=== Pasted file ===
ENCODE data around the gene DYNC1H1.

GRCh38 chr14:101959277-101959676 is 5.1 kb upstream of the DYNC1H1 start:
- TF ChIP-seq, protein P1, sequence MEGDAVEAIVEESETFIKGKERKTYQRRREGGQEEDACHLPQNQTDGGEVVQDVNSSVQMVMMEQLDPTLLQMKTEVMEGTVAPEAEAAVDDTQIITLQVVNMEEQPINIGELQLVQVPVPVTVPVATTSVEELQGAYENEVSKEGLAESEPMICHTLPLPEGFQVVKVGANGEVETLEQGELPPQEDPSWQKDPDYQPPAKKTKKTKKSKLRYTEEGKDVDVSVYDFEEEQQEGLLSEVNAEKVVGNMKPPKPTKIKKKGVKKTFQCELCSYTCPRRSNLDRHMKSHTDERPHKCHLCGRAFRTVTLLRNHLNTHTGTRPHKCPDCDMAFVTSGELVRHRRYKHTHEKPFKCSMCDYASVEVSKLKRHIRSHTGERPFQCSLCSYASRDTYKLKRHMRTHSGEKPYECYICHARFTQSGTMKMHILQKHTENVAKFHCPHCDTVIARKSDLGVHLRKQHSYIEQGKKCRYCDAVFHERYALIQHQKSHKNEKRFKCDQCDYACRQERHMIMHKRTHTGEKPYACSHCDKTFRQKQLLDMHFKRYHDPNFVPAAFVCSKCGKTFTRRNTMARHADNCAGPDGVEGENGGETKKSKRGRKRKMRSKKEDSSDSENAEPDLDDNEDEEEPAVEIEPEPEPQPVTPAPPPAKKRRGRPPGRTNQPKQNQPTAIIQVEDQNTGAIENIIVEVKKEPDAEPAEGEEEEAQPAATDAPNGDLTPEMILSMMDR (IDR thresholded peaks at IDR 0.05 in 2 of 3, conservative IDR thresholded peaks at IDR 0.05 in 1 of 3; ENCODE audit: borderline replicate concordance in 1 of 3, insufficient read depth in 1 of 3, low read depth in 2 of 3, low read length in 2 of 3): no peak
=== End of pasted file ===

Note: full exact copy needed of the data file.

ENCODE data around the gene DYNC1H1.

GRCh38 chr14:101959277-101959676 is 5.1 kb upstream of the DYNC1H1 start:
- TF ChIP-seq, protein P1, sequence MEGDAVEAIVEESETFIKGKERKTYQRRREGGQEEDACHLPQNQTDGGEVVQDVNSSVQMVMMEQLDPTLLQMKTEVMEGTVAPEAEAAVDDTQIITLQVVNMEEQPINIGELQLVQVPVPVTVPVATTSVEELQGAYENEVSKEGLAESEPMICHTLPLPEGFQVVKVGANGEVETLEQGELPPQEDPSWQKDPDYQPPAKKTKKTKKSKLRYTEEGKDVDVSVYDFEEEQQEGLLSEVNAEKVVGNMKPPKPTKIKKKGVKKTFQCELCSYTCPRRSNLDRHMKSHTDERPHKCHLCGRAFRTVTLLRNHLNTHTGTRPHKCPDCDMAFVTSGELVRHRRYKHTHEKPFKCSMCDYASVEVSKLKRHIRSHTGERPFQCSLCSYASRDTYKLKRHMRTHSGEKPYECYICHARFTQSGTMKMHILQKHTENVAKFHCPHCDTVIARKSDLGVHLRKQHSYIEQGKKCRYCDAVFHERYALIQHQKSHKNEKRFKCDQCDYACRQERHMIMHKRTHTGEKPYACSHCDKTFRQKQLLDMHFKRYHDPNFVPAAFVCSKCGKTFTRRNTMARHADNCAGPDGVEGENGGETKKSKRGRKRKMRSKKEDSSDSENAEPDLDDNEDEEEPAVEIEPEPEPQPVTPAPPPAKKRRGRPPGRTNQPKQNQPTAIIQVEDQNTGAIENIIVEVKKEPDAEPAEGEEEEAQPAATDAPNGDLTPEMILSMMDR (IDR thresholded peaks at IDR 0.05 in 2 of 3, conservative IDR thresholded peaks at IDR 0.05 in 1 of 3; ENCODE audit: borderline replicate concordance in 1 of 3, insufficient read depth in 1 of 3, low read depth in 2 of 3, low read length in 2 of 3): no peak